Previously I came to the conclusion that the panel meter display itself was inaccurate. I have recently purchased a good quality one from Farnell (order number: 9932801). However I am still getting the same problems as before, the display does not show the readings I would expect.

    Attached is a simple layout of the circuit, below are my experimental findings:


    LOW OHM METER EXPERIMENT:

    Parts:

    Regulator = LM317
    Ra = Adjustment resistor
    Rload = Resistor to be measured
    Vs = 6V

    When:

    Ra = 120Ohm
    Rload = 2.2Ohm
    Vload = 0.024
    Panel meter reads 1.87

    When:

    Ra = 120Ohm
    Rload = 4.4Ohm
    Vload = 0.047
    Panel meter reads 4.10

    Also I tried a variable resistor for Ra, so that I could adjust the the panel meter display to read the correct resistance:

    When:

    Ra = Variable resistor
    Rload = 2.2Ohm
    Vload = 0.028V
    Panel meter reads 2.20





    When:

    Ra = Variable resistor
    Rload = 4.4Ohm
    Vload = 0.054V
    Panel meter reads 4.80

    When:

    Ra = Variable resistor
    Rload = 6.8Ohm
    Vload = 0.082V
    Panel meter reads 7.53


    As you can see from my findings, the panel meter display can be way out. I also experimented with a different type of regulator the LM234, I tried using both a 120ohm resistor and a 1KOhm resistor for Ra. I still got inaccurate results. I really would be thankful for some help on this one, I have no idea why these displays should not read an accurate reading.
     
  12. ScottWang

    Moderator

    Aug 23, 2012
    4,853
    767
    Q:
    When -
    Ra = 120Ohm
    Rload = 2.2Ohm
    Vload = 0.024
    Panel meter reads 1.87

    A:
    Iout=Vref/Ra = 1.25V/Ra
    Iout = 1.25V/1.2K=1.042mA
    Vload = 1.042mA x 2.2Ω = 2.29mV

    So you have to measure, does Iout = 1.042mA ?

    Q:
    When -
    Ra = 120Ohm
    Rload = 4.4Ohm
    Vload = 0.047
    Panel meter reads 4.10

    A:
    Iout=Vref/Ra = 1.25V/Ra
    Iout = 4.1mV / 4.4Ω = 0.93mA
    Ra = 1.25V / Iout = 1.25V / 0.93mA = 1.344K
    Vload = 0.93mA x 4.4Ω = 4.09mV

    So you have to measure, does Iout = 0.93mA ?
    Also you can measure, does VR = 1.344K?

    Q:
    When -
    Ra = Variable resistor
    Rload = 2.2Ohm
    Vload = 0.028V
    Panel meter reads 2.20

    A:
    Iout=Vref/Ra = 1.25V/Ra
    Iout = 2.2mV / 2.2Ω = 1mA
    Ra = 1.25V / Iout = 1.25V / 1mA = 1.25K
    Vload = 1mA x 2.2Ω = 2.2mV

    So you have to measure, does Iout = 1mA ?
    Also you can measure, does VR = 1.25K?

    Q:
    When -
    Ra = Variable resistor
    Rload = 4.4Ohm
    Vload = 0.054V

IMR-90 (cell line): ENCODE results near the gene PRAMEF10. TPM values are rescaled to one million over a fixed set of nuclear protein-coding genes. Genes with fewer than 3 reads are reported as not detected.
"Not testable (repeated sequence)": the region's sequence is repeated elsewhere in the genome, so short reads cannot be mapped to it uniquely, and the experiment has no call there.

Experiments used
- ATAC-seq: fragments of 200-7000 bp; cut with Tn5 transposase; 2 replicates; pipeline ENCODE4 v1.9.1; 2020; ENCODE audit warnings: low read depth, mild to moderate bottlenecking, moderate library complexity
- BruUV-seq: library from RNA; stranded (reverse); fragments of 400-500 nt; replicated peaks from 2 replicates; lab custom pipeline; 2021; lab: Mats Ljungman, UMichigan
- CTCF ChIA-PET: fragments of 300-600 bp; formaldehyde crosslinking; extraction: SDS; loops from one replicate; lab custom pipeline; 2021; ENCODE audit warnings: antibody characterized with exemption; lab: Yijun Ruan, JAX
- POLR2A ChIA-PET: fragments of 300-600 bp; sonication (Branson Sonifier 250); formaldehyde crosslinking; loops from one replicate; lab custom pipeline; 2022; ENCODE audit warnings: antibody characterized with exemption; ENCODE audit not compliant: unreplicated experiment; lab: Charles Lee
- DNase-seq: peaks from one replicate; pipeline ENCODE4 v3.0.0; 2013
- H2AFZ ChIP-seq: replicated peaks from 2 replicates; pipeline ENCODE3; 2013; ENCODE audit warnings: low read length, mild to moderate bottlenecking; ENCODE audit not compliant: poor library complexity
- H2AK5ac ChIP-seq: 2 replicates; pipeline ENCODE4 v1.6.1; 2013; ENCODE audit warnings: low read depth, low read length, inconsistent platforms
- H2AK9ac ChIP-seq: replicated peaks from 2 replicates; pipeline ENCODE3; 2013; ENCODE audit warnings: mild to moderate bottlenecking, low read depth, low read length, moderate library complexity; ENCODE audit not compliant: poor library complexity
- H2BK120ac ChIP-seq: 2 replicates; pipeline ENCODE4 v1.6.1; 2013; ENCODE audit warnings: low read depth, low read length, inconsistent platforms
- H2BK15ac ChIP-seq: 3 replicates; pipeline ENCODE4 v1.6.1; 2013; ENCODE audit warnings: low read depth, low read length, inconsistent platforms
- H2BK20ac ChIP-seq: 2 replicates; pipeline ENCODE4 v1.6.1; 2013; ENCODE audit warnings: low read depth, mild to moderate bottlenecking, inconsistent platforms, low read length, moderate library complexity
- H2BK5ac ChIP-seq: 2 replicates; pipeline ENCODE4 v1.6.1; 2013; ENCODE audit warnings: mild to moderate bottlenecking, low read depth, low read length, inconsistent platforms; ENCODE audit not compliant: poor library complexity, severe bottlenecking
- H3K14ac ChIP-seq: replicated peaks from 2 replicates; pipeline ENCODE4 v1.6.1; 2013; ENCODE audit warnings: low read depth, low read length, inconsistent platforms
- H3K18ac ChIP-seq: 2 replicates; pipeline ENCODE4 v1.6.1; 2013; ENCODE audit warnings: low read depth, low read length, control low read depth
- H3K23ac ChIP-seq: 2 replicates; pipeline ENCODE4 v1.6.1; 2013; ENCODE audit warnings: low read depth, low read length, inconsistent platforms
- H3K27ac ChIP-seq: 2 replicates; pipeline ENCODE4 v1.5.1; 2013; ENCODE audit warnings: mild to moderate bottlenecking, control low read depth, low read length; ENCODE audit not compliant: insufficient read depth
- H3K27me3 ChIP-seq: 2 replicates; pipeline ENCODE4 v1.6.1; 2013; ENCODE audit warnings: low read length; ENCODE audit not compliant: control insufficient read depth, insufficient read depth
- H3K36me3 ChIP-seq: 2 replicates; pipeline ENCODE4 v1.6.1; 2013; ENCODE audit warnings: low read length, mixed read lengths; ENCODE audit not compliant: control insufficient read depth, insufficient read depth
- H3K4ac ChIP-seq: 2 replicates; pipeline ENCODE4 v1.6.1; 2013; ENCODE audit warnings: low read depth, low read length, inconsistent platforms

Panel meter reads 4.80

    A:
    Iout=Vref/Ra = 1.25V/Ra
    Iout = 4.8mV / 4.4Ω = 1.091mA
    R1 = 1.25V / Iout = 1.25V / 1.091mA = 1.146K
    Vload = 1.091mA x 4.4Ω = 4.8mV

    So you have to measure, does Iout = 1.091mA ?
    Also you can measure, does Ra = 1.146K?

    Q:
    When -
    Ra = Variable resistor
    Rload = 6.8Ohm
    Vload = 0.082V
    Panel meter reads 7.53

    A:
    Iout=Vref/Ra = 1.25V/Ra
    Iout = 7.53mV / 6.8Ω = 1.107mA
    R1 = 1.25V / Iout = 1.25V / 1.107mA = 1.13K
    Vload = 1.107mA x 6.8Ω = 7.53mV

    So you have to measure, does Iout = 1.107mA ?
    Also you can measure, does Ra = 1.13K?
     
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  13. Kermit2

    AAC Fanatic!

    Feb 5, 2010
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  14. Ron H

    AAC Fanatic!

    Apr 14, 2005
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    PowerI*R. Power=I*I*R. This makes Walt=125mW.

    What does Walt stand for?
     
  15. Ron H

    AAC Fanatic!

    Apr 14, 2005
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    Ja7me, how do you know the actual values of Rload?
    What types of resistors are you using for Rload?
     
  16. ja7me

    Thread Starter New Member

    May 24, 2012
    18
    1
    Hi ron, i measured them values using my fluke multimeter, 10watt resistors are used for rload
     
  17. ja7me

    Thread Starter New Member

    May 24, 2012
    18
    1
    ScottWang

    i could do the measurements you suggested but don't think i will gain much by doin it. What really confuses me is that when the panel meter display receives a voltage signal in the mv range it does not display the exact voltage it is receiving. Why is this do you think?.
     
  18. Ron H

    AAC Fanatic!

    Apr 14, 2005
    7,050
    657
    Be aware that your multimeter leads probably have several tenths of an ohm resistance. Does your Fluke have a Rel Δ mode? If so, are you using it to measure your resistors? If not, the probe lead resistance will be included in your measurements. Note also that the resistance of the connection of the alligator clip to the resistor lead can change as you wiggle it.

    Also, have you tried this?
    1. Measure your current source (Isrc) with the Fluke.
    2. Apply Isrc to Rload.
    3. Measure Vload with the Fluke.
    4. Calculate Rload=Vload/Iload.
    5. Compare this with the results of your panel meter.
     
  19. ja7me

    Thread Starter New Member

    May 24, 2012
    18
    1
    I have already measured v load with my multi-meter. And i do usually get a reading i expect. The main issue is when v load is connected to my voltage panel display meter. For example when a 2.2 ohm resistor is rload, vload is 0.024 volts, When Ra is 120 ohm. 0.024 volts is the kind of voltage i expect, i just don't understand why the panel never display reads it 1.87. Also i would expect the meter to double this figure when rload is doubled to 4.4 ohm. However it does not, and reads 4.1 instead
     
  20. ScottWang

    Moderator

    Aug 23, 2012
    4,853
    767
    Thanks for point out my error.
    That's really terrible, I wrote P = I x R, but actually I want to write V = I x R, and then calculate P = V x I.